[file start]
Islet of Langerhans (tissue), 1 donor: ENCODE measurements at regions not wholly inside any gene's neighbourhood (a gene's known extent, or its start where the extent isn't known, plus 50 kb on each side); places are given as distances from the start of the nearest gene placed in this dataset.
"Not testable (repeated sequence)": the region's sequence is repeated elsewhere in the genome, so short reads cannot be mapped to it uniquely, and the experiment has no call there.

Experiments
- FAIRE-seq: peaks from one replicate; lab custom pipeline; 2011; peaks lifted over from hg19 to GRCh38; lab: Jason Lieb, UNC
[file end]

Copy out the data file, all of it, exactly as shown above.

Islet of Langerhans (tissue), 1 donor: ENCODE measurements at regions not wholly inside any gene's neighbourhood (a gene's known extent, or its start where the extent isn't known, plus 50 kb on each side); places are given as distances from the start of the nearest gene placed in this dataset.
"Not testable (repeated sequence)": the region's sequence is repeated elsewhere in the genome, so short reads cannot be mapped to it uniquely, and the experiment has no call there.

Experiments
- FAIRE-seq: peaks from one replicate; lab custom pipeline; 2011; peaks lifted over from hg19 to GRCh38; lab: Jason Lieb, UNC